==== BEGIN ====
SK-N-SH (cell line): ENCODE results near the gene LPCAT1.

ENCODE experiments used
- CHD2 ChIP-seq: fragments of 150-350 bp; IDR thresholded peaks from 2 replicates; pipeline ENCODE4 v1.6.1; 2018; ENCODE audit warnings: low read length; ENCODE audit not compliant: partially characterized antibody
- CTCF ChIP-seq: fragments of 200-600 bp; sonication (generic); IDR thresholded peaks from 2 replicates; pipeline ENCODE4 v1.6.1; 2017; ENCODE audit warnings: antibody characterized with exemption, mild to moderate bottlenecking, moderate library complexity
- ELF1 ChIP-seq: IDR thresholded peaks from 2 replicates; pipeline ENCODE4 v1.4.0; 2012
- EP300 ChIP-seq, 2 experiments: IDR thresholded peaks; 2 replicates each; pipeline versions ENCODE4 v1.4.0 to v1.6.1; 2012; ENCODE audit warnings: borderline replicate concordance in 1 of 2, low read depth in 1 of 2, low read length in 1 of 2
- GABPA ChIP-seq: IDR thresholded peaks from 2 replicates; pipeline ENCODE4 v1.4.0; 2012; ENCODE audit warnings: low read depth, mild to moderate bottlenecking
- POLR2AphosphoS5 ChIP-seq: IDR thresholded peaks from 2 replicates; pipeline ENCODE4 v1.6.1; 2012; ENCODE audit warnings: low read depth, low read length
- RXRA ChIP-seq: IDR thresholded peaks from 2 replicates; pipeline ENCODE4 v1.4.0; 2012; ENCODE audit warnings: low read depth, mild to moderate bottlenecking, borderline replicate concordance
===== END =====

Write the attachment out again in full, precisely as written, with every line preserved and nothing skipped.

SK-N-SH (cell line): ENCODE results near the gene LPCAT1.

ENCODE experiments used
- CHD2 ChIP-seq: fragments of 150-350 bp; IDR thresholded peaks from 2 replicates; pipeline ENCODE4 v1.6.1; 2018; ENCODE audit warnings: low read length; ENCODE audit not compliant: partially characterized antibody
- CTCF ChIP-seq: fragments of 200-600 bp; sonication (generic); IDR thresholded peaks from 2 replicates; pipeline ENCODE4 v1.6.1; 2017; ENCODE audit warnings: antibody characterized with exemption, mild to moderate bottlenecking, moderate library complexity
- ELF1 ChIP-seq: IDR thresholded peaks from 2 replicates; pipeline ENCODE4 v1.4.0; 2012
- EP300 ChIP-seq, 2 experiments: IDR thresholded peaks; 2 replicates each; pipeline versions ENCODE4 v1.4.0 to v1.6.1; 2012; ENCODE audit warnings: borderline replicate concordance in 1 of 2, low read depth in 1 of 2, low read length in 1 of 2
- GABPA ChIP-seq: IDR thresholded peaks from 2 replicates; pipeline ENCODE4 v1.4.0; 2012; ENCODE audit warnings: low read depth, mild to moderate bottlenecking
- POLR2AphosphoS5 ChIP-seq: IDR thresholded peaks from 2 replicates; pipeline ENCODE4 v1.6.1; 2012; ENCODE audit warnings: low read depth, low read length
- RXRA ChIP-seq: IDR thresholded peaks from 2 replicates; pipeline ENCODE4 v1.4.0; 2012; ENCODE audit warnings: low read depth, mild to moderate bottlenecking, borderline replicate concordance